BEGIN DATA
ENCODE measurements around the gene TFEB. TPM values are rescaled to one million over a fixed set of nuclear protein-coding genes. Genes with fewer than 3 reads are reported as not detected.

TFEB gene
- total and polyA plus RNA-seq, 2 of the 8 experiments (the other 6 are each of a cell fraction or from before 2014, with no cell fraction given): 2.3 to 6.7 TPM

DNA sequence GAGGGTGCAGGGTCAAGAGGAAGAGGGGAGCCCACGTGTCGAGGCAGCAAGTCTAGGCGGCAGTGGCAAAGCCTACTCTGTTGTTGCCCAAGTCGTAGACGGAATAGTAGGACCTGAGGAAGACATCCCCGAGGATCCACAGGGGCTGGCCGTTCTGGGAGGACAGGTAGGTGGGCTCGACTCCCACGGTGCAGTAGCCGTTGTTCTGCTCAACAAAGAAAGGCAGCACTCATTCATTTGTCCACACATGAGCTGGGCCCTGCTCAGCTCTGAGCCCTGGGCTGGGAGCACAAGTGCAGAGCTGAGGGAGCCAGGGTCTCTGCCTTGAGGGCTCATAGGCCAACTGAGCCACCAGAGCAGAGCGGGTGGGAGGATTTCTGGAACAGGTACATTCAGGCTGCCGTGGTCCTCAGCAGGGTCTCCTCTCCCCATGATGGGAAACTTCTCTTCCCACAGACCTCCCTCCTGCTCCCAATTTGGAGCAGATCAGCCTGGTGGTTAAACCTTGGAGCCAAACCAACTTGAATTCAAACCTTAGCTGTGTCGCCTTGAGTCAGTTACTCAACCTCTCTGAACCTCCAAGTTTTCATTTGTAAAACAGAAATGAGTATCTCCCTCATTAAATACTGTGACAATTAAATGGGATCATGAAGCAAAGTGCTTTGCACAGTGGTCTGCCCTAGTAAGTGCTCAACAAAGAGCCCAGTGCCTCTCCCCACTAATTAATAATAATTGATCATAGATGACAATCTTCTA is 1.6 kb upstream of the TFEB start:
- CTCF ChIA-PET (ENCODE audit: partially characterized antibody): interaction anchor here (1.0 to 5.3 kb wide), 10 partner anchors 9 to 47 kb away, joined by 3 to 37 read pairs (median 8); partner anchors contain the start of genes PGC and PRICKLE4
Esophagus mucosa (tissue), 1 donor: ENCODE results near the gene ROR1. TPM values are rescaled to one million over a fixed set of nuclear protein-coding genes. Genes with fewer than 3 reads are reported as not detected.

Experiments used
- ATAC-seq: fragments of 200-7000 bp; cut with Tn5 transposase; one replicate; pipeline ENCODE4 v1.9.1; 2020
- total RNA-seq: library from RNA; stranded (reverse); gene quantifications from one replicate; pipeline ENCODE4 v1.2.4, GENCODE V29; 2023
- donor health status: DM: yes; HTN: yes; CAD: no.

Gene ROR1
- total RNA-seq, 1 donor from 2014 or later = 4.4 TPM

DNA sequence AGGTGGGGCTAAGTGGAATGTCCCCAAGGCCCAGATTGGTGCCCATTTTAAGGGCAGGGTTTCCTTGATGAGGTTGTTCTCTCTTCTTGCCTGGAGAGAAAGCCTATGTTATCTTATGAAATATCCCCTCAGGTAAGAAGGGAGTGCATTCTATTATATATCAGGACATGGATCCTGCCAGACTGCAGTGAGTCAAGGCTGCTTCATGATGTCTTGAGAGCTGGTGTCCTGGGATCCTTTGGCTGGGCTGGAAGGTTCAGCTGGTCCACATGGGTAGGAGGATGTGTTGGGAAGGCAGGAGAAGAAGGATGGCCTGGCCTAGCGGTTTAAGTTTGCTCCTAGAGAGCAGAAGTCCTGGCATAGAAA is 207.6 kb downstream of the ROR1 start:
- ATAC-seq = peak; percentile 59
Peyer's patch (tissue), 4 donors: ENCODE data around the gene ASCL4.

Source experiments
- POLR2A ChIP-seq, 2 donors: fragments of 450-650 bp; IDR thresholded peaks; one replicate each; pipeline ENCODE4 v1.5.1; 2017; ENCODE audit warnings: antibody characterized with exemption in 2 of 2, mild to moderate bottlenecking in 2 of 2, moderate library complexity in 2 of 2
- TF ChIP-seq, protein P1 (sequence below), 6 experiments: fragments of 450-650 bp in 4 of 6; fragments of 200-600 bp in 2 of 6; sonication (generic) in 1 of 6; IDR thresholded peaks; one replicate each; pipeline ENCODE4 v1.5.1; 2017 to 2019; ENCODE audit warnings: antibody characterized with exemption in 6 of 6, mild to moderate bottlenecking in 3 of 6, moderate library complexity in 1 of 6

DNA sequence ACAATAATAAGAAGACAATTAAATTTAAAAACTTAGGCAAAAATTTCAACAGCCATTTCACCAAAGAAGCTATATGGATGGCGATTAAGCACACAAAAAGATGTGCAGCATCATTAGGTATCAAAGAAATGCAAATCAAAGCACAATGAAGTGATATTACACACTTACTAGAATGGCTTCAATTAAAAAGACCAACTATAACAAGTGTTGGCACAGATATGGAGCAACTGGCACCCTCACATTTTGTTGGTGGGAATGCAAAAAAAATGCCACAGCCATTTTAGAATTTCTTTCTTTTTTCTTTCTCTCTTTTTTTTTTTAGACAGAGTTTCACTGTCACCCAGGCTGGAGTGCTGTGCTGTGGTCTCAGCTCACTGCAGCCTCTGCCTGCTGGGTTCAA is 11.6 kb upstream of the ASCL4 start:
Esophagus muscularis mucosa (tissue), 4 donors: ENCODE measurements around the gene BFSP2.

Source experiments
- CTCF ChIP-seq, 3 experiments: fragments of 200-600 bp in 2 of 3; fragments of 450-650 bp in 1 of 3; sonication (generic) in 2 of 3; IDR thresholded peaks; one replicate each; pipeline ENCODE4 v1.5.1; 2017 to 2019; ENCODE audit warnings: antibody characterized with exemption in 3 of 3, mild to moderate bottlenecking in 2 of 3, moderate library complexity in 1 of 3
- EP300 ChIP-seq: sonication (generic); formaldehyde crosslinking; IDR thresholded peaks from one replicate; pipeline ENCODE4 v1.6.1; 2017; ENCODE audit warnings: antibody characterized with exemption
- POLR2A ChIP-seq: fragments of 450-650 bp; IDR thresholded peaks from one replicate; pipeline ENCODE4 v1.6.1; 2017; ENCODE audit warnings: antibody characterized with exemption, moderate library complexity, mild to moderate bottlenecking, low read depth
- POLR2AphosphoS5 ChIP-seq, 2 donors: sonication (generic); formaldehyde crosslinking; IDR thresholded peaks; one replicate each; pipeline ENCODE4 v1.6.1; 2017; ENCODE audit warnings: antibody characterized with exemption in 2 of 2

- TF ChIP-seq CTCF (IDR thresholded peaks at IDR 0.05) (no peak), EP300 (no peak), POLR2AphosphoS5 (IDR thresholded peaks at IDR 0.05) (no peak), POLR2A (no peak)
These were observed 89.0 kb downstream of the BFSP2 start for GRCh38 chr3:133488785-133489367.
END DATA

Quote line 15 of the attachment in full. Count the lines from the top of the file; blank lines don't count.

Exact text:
Peyer's patch (tissue), 4 donors: ENCODE data around the gene ASCL4.